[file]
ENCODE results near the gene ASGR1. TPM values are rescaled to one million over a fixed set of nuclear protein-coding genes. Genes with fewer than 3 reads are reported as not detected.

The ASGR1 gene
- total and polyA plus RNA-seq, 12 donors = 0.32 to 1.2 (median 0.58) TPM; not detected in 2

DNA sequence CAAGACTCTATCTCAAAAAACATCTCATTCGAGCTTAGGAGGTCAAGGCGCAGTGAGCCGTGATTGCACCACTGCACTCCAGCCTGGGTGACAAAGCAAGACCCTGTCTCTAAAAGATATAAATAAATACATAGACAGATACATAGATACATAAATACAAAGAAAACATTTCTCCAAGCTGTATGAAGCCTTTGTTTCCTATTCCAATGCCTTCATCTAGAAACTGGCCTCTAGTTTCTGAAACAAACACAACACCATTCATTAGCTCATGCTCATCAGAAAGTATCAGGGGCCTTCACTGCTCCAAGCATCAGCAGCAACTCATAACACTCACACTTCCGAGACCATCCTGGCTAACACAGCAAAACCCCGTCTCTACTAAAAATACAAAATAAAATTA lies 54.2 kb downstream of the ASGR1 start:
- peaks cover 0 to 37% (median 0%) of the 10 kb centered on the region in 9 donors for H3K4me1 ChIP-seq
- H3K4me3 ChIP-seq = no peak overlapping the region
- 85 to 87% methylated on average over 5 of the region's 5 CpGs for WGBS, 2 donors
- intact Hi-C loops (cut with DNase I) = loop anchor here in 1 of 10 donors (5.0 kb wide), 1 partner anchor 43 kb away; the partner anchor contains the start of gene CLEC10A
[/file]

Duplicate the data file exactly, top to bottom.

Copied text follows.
ENCODE results near the gene ASGR1. TPM values are rescaled to one million over a fixed set of nuclear protein-coding genes. Genes with fewer than 3 reads are reported as not detected.

The ASGR1 gene
- total and polyA plus RNA-seq, 12 donors = 0.32 to 1.2 (median 0.58) TPM; not detected in 2

DNA sequence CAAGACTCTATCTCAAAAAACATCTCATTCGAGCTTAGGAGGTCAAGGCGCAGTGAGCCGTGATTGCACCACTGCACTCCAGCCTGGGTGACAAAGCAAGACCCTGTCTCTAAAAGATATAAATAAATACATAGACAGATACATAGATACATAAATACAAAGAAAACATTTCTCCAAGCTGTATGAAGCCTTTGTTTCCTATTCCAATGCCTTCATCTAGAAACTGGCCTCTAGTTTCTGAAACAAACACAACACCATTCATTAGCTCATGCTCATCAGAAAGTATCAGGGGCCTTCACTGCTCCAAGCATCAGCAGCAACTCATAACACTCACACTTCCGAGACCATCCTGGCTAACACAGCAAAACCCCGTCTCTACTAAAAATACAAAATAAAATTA lies 54.2 kb downstream of the ASGR1 start:
- peaks cover 0 to 37% (median 0%) of the 10 kb centered on the region in 9 donors for H3K4me1 ChIP-seq
- H3K4me3 ChIP-seq = no peak overlapping the region
- 85 to 87% methylated on average over 5 of the region's 5 CpGs for WGBS, 2 donors
- intact Hi-C loops (cut with DNase I) = loop anchor here in 1 of 10 donors (5.0 kb wide), 1 partner anchor 43 kb away; the partner anchor contains the start of gene CLEC10A